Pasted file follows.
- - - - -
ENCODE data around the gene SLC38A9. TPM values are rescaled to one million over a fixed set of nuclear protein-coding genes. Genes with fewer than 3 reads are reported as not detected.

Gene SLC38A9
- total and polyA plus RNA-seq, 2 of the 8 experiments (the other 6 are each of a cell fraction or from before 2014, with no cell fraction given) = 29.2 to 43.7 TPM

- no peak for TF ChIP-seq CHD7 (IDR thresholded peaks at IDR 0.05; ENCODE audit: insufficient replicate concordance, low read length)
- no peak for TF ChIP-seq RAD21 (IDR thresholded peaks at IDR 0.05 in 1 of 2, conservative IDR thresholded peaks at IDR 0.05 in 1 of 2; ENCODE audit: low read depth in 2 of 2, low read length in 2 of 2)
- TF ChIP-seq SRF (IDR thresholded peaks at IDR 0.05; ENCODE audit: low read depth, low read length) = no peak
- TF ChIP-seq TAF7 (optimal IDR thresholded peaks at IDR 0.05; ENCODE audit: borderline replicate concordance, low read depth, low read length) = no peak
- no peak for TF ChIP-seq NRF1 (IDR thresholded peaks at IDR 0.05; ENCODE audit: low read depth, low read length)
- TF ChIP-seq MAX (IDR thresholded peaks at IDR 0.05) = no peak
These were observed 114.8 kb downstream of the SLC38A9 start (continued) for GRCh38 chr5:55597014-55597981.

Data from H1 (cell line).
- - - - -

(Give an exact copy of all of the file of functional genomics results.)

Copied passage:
ENCODE data around the gene SLC38A9. TPM values are rescaled to one million over a fixed set of nuclear protein-coding genes. Genes with fewer than 3 reads are reported as not detected.

Gene SLC38A9
- total and polyA plus RNA-seq, 2 of the 8 experiments (the other 6 are each of a cell fraction or from before 2014, with no cell fraction given) = 29.2 to 43.7 TPM

- no peak for TF ChIP-seq CHD7 (IDR thresholded peaks at IDR 0.05; ENCODE audit: insufficient replicate concordance, low read length)
- no peak for TF ChIP-seq RAD21 (IDR thresholded peaks at IDR 0.05 in 1 of 2, conservative IDR thresholded peaks at IDR 0.05 in 1 of 2; ENCODE audit: low read depth in 2 of 2, low read length in 2 of 2)
- TF ChIP-seq SRF (IDR thresholded peaks at IDR 0.05; ENCODE audit: low read depth, low read length) = no peak
- TF ChIP-seq TAF7 (optimal IDR thresholded peaks at IDR 0.05; ENCODE audit: borderline replicate concordance, low read depth, low read length) = no peak
- no peak for TF ChIP-seq NRF1 (IDR thresholded peaks at IDR 0.05; ENCODE audit: low read depth, low read length)
- TF ChIP-seq MAX (IDR thresholded peaks at IDR 0.05) = no peak
These were observed 114.8 kb downstream of the SLC38A9 start (continued) for GRCh38 chr5:55597014-55597981.

Data from H1 (cell line).